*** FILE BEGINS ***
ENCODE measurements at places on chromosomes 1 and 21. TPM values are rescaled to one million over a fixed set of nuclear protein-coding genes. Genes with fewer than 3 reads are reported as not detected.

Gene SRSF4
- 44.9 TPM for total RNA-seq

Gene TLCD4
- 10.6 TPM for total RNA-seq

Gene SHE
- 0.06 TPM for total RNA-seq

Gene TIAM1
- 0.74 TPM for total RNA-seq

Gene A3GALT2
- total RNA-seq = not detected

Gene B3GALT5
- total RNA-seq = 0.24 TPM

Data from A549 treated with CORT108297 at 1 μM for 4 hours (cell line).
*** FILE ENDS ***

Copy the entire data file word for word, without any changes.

ENCODE measurements at places on chromosomes 1 and 21. TPM values are rescaled to one million over a fixed set of nuclear protein-coding genes. Genes with fewer than 3 reads are reported as not detected.

Gene SRSF4
- 44.9 TPM for total RNA-seq

Gene TLCD4
- 10.6 TPM for total RNA-seq

Gene SHE
- 0.06 TPM for total RNA-seq

Gene TIAM1
- 0.74 TPM for total RNA-seq

Gene A3GALT2
- total RNA-seq = not detected

Gene B3GALT5
- total RNA-seq = 0.24 TPM

Data from A549 treated with CORT108297 at 1 μM for 4 hours (cell line).